We can never overestimate the value of listening to someone’s story, for it takes great courage to share a hurt or even a joy with another person. The fear of rejection, misunderstanding, or criticism often keeps us from telling someone what has made us who we are. But when another person takes the time to sit with us and listen to what we have lived, our hearts grow stronger.
For a day we considered our deepest disposition, sons of Adam and daughters of Eve that we are: we compartmentalize, we believe one thing to be true and behave as if another thing is true, we say “This matters most!” and then live as if it doesn’t really. This tendency has profound implications, for learning, for labor, for love, for liturgy—for all of who we are, for all of how we live.
How do we begin to find our way to coherence? Can we even imagine a way of seeing and hearing that honestly connects what we believe with the way that we live?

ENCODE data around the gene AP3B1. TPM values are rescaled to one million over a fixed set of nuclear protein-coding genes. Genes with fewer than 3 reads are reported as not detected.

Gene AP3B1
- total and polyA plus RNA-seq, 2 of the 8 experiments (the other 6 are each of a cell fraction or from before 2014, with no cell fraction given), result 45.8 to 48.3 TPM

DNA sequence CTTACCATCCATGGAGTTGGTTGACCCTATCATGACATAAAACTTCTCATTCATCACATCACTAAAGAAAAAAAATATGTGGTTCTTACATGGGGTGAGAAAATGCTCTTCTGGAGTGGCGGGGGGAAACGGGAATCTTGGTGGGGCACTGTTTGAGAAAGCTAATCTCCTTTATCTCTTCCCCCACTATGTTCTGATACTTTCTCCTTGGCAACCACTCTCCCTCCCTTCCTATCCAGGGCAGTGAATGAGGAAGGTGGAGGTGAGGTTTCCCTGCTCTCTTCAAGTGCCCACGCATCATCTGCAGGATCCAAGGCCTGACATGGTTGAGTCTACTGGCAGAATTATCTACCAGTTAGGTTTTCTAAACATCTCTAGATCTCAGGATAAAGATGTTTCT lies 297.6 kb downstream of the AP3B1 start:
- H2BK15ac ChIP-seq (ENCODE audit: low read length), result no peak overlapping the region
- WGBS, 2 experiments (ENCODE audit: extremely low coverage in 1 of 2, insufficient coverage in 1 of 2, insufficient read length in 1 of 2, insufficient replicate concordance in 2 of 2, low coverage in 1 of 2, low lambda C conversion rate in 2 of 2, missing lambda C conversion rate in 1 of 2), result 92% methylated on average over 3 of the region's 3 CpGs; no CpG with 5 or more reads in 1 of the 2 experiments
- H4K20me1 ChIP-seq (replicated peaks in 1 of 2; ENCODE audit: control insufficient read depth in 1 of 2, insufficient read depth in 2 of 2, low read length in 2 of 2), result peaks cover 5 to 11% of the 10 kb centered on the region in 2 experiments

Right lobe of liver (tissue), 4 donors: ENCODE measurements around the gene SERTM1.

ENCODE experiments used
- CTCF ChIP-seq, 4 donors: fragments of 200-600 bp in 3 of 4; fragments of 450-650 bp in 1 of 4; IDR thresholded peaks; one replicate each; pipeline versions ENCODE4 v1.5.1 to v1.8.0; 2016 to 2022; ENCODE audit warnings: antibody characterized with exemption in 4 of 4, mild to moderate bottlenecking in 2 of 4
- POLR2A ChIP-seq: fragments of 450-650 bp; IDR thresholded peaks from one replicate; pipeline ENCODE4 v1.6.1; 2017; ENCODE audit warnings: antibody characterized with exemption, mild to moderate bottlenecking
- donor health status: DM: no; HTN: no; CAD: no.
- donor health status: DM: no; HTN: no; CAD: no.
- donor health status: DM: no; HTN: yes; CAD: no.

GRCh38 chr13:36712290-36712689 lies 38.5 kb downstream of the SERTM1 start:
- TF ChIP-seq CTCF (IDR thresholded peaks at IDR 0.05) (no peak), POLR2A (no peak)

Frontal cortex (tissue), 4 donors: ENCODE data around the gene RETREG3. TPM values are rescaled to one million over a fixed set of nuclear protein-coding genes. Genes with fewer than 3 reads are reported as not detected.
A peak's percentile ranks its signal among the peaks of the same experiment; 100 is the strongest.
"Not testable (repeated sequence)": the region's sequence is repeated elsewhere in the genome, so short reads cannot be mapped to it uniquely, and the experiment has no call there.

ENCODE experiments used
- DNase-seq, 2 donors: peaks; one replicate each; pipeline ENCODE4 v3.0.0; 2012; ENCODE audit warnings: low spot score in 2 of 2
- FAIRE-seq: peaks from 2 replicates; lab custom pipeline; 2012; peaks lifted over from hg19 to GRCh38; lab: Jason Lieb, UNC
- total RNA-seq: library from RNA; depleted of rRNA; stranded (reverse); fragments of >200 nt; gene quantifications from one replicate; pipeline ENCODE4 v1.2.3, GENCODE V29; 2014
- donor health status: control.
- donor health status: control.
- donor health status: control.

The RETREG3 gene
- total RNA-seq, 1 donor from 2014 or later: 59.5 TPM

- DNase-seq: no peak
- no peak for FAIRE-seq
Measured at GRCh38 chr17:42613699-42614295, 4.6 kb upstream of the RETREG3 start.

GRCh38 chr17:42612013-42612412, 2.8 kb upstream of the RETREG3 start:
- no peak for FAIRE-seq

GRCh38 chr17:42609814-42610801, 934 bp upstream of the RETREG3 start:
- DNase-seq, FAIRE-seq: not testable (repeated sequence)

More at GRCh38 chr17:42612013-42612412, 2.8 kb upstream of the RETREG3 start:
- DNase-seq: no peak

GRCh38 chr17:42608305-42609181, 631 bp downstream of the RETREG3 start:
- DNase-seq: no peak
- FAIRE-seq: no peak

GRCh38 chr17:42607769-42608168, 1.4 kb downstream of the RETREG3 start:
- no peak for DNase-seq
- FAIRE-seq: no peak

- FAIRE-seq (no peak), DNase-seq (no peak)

I am no carpenter. But my doctor son, with a degree in tropical medicine, volunteers for a humanitarian agency in Burma, exercising his skills with bodies and souls. He is also a poet and artist. His hobby, and a way of calming his mind and expressing his sense of shape and beauty in the midst of suffering and destitution, is to find odd pieces of wood and fashion from them objects beautiful or useful, exposing the wood's inherent quality. Tables, chairs, bowls, spoons! He’s skilled with a scalpel, either on human bodies or on the striated muscles of something that used to be a tree.
Without knowing it, he has given me a metaphor to live by—the sizing up of my trajectory in life.
I will grow in the waiting and be stretched in the loving, and I will be there to smile and wave every time she emerges from this process of becoming. I will choose to bend towards trusting a God who is big enough to hold us both. Heart of my heart, flesh of my flesh, Grace will explore this world in her own way, just like I continue to do.
Sometimes I wonder if the distractions protect us.
We try to prepare ourselves for life’s inevitable. Recently, an unusual number of patients died. Others are at end stages of life. Coping with the losses holds a unique challenge as we find little opportunity to grieve. Instead, we push through to care for the living patients before us.